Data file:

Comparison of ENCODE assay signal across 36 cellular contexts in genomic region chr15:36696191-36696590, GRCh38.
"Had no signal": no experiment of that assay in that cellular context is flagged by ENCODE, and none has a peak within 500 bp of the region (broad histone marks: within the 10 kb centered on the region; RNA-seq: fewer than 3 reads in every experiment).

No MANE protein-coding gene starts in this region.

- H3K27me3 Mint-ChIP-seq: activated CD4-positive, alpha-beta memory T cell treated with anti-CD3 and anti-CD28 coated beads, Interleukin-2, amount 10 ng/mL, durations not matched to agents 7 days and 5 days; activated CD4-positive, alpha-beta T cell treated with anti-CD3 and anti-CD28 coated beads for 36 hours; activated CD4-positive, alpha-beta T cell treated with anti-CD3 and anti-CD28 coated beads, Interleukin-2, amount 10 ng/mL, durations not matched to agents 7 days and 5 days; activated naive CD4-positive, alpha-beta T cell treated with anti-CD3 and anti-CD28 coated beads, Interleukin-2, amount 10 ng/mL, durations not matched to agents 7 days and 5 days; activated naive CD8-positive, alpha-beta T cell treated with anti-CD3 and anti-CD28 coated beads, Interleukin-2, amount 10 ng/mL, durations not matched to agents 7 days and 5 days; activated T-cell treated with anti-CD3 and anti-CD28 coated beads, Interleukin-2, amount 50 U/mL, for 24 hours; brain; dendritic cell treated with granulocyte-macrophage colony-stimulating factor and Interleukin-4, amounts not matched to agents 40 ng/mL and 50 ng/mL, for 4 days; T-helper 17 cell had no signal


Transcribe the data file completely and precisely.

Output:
Comparison of ENCODE assay signal across 36 cellular contexts in genomic region chr15:36696191-36696590, GRCh38.
"Had no signal": no experiment of that assay in that cellular context is flagged by ENCODE, and none has a peak within 500 bp of the region (broad histone marks: within the 10 kb centered on the region; RNA-seq: fewer than 3 reads in every experiment).

No MANE protein-coding gene starts in this region.

- H3K27me3 Mint-ChIP-seq: activated CD4-positive, alpha-beta memory T cell treated with anti-CD3 and anti-CD28 coated beads, Interleukin-2, amount 10 ng/mL, durations not matched to agents 7 days and 5 days; activated CD4-positive, alpha-beta T cell treated with anti-CD3 and anti-CD28 coated beads for 36 hours; activated CD4-positive, alpha-beta T cell treated with anti-CD3 and anti-CD28 coated beads, Interleukin-2, amount 10 ng/mL, durations not matched to agents 7 days and 5 days; activated naive CD4-positive, alpha-beta T cell treated with anti-CD3 and anti-CD28 coated beads, Interleukin-2, amount 10 ng/mL, durations not matched to agents 7 days and 5 days; activated naive CD8-positive, alpha-beta T cell treated with anti-CD3 and anti-CD28 coated beads, Interleukin-2, amount 10 ng/mL, durations not matched to agents 7 days and 5 days; activated T-cell treated with anti-CD3 and anti-CD28 coated beads, Interleukin-2, amount 50 U/mL, for 24 hours; brain; dendritic cell treated with granulocyte-macrophage colony-stimulating factor and Interleukin-4, amounts not matched to agents 40 ng/mL and 50 ng/mL, for 4 days; T-helper 17 cell had no signal